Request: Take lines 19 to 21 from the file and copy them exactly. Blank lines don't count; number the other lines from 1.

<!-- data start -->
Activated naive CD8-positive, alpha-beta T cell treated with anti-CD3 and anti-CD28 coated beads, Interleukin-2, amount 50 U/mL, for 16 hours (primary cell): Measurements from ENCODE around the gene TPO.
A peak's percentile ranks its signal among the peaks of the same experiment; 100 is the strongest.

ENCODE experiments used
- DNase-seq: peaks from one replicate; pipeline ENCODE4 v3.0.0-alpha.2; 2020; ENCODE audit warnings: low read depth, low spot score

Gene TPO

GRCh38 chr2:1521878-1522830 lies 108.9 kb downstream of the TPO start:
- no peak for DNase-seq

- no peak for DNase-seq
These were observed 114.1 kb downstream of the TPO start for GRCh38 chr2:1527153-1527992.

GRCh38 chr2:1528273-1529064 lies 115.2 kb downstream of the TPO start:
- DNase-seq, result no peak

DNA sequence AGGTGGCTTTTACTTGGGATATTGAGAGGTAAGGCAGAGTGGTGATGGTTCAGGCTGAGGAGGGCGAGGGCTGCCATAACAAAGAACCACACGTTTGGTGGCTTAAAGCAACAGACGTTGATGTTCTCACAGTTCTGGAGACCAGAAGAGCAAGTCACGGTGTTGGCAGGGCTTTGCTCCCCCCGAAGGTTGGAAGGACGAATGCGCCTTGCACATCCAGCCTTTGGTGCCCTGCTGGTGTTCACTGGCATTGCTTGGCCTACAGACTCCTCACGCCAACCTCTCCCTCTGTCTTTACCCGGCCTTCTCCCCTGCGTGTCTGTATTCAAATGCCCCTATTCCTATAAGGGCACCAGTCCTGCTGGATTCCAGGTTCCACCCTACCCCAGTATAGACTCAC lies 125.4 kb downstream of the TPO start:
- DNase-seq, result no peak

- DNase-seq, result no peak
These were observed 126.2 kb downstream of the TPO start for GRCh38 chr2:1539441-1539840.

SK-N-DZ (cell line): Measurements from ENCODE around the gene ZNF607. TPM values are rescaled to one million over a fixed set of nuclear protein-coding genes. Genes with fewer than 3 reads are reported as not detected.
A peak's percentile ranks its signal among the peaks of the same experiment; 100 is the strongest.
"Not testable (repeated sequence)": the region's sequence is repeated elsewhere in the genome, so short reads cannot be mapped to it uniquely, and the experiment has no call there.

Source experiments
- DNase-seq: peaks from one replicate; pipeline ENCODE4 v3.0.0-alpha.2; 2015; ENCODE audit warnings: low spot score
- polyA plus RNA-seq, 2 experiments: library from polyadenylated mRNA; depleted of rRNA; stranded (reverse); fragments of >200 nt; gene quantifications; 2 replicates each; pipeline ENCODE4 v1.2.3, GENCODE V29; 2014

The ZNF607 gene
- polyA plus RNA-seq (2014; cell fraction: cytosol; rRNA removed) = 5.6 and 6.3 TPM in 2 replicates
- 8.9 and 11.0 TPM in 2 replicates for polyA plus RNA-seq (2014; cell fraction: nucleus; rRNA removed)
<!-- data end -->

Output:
Source experiments
- DNase-seq: peaks from one replicate; pipeline ENCODE4 v3.0.0-alpha.2; 2015; ENCODE audit warnings: low spot score
- polyA plus RNA-seq, 2 experiments: library from polyadenylated mRNA; depleted of rRNA; stranded (reverse); fragments of >200 nt; gene quantifications; 2 replicates each; pipeline ENCODE4 v1.2.3, GENCODE V29; 2014